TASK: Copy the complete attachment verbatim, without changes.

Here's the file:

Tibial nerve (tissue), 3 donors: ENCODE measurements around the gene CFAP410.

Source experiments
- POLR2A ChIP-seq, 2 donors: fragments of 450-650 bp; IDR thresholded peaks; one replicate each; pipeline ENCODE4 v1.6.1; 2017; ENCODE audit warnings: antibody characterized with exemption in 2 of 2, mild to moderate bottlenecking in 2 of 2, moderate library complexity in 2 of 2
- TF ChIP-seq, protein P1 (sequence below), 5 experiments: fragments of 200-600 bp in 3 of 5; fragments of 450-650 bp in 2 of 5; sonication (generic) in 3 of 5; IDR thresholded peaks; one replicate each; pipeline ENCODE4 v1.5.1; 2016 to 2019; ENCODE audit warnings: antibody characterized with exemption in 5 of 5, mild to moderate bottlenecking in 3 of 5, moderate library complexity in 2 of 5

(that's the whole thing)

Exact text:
Tibial nerve (tissue), 3 donors: ENCODE measurements around the gene CFAP410.

Source experiments
- POLR2A ChIP-seq, 2 donors: fragments of 450-650 bp; IDR thresholded peaks; one replicate each; pipeline ENCODE4 v1.6.1; 2017; ENCODE audit warnings: antibody characterized with exemption in 2 of 2, mild to moderate bottlenecking in 2 of 2, moderate library complexity in 2 of 2
- TF ChIP-seq, protein P1 (sequence below), 5 experiments: fragments of 200-600 bp in 3 of 5; fragments of 450-650 bp in 2 of 5; sonication (generic) in 3 of 5; IDR thresholded peaks; one replicate each; pipeline ENCODE4 v1.5.1; 2016 to 2019; ENCODE audit warnings: antibody characterized with exemption in 5 of 5, mild to moderate bottlenecking in 3 of 5, moderate library complexity in 2 of 5